(The Center Square) – Allison Krutsinger provided a high-level overview of the Washington State Department of Children, Youth, and Families’ legislative agenda for next year, but skipped any mention of one of the 20 items listed on the agency’s requested legislation and decision packages: CCDF Audit Response.
The Child Care Development Fund Audit Response is a reference to an August report by the Washington State Auditor’s Office that found DCYF could not provide sufficient records on $271 million in childcare payments made to low-income families.
The report looked at how state agencies handled nearly $37 billion in federal funds between July 2020 and June 2021.
“Preparing agency request legislation and decision packages is no small feat,” Krutsinger, DCYF director of government affairs and community engagement, said during Thursday morning’s hybrid in-person/virtual meeting before the DCYF Oversight Board. “It is a big undertaking.”
DCYF spokesman Jason Wettstein previously told The Center Square it was likely the agency would make an ask of the Legislature to improve its ability to keep tabs on spent funds.
“In response to the report, DCYF is considering submitting a legislative decision package request to the legislature to meet the higher standard recommended by the SAO,” he said. “More state funding would be necessary, as more detailed tracking will require more staff and increased Information Technology resources. The agency does not currently have the staff to develop and maintain the business process redesign, nor the information technology resources necessary to meet the level of assurance identified by SAO.”
Agency request legislation is being submitted today, Krutsinger said, with decision packages to be submitted early next week.
Agency request legislation is a legislative ask proposed by an agency of the executive branch of government.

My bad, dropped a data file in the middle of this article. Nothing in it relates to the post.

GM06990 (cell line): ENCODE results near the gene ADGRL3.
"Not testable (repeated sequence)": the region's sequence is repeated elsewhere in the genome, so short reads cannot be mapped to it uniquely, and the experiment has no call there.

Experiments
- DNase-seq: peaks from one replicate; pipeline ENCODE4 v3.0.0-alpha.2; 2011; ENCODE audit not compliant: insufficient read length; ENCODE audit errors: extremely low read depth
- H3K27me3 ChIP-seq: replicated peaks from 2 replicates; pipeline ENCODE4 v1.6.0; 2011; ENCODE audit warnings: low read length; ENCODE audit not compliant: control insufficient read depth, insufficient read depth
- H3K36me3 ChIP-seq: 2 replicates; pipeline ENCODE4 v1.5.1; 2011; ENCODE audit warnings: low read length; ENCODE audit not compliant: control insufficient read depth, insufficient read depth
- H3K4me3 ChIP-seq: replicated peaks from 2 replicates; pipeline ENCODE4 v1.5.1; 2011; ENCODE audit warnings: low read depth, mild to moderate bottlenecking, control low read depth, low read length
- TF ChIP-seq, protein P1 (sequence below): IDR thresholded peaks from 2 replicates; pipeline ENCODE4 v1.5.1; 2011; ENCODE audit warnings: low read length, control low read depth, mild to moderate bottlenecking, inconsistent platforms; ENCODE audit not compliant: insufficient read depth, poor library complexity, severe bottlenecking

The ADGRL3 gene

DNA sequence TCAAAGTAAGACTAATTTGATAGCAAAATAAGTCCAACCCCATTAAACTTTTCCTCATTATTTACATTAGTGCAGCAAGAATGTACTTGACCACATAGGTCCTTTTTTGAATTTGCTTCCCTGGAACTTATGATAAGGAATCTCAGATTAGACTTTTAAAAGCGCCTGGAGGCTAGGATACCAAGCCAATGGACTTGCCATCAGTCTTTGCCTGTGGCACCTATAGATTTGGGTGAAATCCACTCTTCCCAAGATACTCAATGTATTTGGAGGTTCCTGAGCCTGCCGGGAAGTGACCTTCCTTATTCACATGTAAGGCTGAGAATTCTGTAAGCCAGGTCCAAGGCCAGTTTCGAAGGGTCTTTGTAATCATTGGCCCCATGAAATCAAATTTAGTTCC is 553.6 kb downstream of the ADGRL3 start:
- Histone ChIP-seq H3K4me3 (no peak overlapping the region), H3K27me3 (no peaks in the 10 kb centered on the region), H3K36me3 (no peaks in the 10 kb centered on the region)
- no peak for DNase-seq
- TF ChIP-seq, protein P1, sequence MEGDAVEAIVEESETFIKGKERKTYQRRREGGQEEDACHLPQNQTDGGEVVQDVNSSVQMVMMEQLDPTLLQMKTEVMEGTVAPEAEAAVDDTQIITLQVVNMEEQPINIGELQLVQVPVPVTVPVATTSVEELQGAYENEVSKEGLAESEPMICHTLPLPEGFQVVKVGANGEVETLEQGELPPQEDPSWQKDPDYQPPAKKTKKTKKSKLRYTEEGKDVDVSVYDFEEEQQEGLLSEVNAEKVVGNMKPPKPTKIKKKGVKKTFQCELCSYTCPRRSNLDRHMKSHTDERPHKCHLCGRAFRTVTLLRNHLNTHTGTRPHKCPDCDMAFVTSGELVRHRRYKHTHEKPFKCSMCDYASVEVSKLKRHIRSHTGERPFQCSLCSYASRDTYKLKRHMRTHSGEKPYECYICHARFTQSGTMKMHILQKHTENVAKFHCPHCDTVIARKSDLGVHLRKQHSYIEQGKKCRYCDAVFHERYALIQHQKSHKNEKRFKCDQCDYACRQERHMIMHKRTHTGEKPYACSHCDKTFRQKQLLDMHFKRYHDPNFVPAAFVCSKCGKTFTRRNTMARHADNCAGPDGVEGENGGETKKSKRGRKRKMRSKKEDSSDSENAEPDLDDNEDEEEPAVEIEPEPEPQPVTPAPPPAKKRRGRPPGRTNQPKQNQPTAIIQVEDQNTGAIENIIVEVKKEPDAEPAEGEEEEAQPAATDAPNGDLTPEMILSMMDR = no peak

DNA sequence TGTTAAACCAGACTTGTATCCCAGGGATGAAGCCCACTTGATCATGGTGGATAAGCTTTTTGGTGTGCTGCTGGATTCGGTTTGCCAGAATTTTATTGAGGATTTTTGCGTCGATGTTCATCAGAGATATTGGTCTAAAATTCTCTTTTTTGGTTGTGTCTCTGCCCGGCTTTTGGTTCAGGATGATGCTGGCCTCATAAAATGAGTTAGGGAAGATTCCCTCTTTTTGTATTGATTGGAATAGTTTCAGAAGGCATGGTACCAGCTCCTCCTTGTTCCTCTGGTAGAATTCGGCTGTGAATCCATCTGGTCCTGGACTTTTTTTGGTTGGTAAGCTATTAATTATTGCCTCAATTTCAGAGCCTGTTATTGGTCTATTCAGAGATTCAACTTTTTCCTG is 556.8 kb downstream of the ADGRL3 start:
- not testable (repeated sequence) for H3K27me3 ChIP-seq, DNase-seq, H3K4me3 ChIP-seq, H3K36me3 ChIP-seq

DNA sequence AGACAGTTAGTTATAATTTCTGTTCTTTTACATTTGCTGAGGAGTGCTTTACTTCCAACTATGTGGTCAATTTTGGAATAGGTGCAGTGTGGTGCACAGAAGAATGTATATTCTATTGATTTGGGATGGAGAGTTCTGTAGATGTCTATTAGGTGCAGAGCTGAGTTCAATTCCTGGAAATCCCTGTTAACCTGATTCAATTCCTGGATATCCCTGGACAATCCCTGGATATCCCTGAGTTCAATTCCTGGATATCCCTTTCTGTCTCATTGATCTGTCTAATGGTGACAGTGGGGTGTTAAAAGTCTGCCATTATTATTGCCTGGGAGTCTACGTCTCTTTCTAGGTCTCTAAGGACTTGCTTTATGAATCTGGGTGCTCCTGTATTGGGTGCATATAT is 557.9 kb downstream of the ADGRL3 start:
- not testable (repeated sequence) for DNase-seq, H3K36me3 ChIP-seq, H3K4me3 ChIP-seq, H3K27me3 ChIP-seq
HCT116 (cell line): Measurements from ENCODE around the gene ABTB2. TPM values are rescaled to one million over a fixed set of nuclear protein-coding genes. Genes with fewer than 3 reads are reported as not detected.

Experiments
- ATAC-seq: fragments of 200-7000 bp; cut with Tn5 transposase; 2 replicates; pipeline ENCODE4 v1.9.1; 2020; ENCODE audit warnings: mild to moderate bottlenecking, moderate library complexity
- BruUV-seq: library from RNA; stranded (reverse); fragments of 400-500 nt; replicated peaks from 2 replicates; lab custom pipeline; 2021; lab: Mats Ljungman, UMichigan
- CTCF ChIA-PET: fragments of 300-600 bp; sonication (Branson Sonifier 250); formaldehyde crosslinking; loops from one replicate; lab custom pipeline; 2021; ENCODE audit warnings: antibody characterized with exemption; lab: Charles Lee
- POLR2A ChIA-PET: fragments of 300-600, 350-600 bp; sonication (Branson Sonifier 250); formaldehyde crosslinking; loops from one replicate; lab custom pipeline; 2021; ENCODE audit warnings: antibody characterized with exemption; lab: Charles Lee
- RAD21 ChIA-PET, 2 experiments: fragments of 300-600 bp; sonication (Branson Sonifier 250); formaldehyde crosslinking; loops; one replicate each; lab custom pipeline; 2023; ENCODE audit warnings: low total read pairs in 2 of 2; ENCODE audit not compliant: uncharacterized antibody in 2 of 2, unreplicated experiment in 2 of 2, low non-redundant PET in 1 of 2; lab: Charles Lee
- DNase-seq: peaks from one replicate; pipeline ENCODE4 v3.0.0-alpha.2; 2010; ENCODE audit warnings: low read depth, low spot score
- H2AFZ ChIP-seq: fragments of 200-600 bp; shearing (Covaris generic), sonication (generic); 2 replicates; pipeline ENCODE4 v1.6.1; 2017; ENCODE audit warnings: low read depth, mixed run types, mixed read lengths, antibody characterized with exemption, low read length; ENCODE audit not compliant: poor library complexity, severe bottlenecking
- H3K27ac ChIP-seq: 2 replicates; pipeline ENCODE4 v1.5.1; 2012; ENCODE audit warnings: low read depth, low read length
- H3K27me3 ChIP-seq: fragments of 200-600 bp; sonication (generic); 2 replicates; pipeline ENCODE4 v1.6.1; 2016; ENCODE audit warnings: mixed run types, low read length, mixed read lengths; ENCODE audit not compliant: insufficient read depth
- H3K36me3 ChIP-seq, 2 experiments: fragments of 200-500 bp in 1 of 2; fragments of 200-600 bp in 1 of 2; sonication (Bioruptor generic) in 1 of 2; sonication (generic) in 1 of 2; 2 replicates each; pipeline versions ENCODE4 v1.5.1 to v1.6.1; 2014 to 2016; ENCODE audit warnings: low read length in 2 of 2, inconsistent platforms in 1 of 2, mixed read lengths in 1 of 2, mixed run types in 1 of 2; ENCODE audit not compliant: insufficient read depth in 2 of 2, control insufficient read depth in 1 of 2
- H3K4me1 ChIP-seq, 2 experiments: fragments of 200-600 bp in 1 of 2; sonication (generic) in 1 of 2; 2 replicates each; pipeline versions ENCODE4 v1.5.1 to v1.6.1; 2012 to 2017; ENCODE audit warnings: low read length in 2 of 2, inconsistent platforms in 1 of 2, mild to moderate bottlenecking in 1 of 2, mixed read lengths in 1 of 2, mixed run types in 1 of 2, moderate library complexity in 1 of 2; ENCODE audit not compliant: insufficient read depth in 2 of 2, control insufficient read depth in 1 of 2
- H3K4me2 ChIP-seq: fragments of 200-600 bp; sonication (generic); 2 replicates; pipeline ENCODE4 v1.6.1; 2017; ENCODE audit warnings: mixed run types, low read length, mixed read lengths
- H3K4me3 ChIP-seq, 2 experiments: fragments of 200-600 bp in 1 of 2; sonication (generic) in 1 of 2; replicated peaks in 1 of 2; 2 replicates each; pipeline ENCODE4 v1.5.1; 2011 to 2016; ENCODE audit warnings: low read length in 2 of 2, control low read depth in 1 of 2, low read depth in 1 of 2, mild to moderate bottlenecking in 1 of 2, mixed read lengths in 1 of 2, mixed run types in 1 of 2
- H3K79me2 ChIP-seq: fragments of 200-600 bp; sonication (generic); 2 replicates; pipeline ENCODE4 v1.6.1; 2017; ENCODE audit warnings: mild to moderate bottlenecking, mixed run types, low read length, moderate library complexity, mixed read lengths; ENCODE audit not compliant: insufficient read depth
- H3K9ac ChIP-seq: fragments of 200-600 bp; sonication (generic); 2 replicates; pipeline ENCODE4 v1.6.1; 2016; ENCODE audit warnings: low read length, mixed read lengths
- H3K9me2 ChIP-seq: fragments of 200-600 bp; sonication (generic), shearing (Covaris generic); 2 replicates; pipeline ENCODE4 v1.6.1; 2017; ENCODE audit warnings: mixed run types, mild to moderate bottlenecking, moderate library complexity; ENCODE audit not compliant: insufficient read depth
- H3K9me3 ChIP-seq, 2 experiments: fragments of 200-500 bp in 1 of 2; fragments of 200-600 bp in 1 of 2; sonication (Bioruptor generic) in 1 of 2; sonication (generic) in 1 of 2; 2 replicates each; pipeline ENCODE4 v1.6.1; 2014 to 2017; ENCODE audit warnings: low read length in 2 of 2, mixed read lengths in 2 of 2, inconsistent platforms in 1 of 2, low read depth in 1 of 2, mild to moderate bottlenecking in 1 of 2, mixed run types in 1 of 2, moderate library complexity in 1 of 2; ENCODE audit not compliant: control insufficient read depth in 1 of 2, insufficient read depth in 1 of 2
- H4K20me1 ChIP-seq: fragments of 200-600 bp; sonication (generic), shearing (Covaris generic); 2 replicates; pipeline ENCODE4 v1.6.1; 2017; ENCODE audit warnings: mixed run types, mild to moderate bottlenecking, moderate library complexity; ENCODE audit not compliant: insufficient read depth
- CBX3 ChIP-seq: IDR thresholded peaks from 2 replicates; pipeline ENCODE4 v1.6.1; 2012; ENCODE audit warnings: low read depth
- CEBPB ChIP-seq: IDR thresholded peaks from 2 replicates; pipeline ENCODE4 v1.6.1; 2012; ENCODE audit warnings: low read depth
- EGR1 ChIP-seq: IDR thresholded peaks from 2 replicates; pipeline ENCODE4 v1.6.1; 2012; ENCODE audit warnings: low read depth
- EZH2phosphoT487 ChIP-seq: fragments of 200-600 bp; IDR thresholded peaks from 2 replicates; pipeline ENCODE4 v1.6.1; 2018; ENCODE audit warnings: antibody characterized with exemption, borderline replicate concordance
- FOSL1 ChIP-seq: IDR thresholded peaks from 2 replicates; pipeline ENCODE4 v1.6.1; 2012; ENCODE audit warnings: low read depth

Decision packages are key building blocks in constructing a budget request and afford an agency a place to make an argument for any proposed changes. A decision package is required for the vast majority of incremental changes to the current biennial budget.
DCYF’s asks and all relevant information goes to the Governor’s Office and the state Office of Financial Management, Krutsinger explained, noting the governor’s budget typically comes out in mid- to late-December, at which point DCYF gets its “marching orders” right before the start of the legislative session.
“That being said, all of our decision packages go public, all agency and decision packages go public next week, so the public will have full information, cost models, details, assumptions, narratives, next week as we sort of move through the next stage of the process,” she said.
Krutsinger was confident the agency could do big things in the upcoming 2023-25 biennium.
“This is a biennial session,” she said, “I’ve read the economic forecast. Revenues are good in this state. This is a time to be bold, to think big and think with innovation in mind.”
Monthly revenue collections are up again, according to the latest report from the Economic and Revenue Forecast Council: “Cumulatively, collections since June are now $113.4 million (1.7%) higher than forecasted.”
Krutsinger said this is probably the largest set of asks of the Legislature’s she’s seen during her tenure at DCYF.
“I think that’s because of the fact we are settling in to who we are and what we responsible to do,” she said. “And with that comes asks of the Legislature to sort of lean in and join the ride with us. That’s going to require investment. If we really want to transform how systems work for families, and we really want to transform how our systems have worked for families, it’s going to require investment and require appropriation of investment differently.”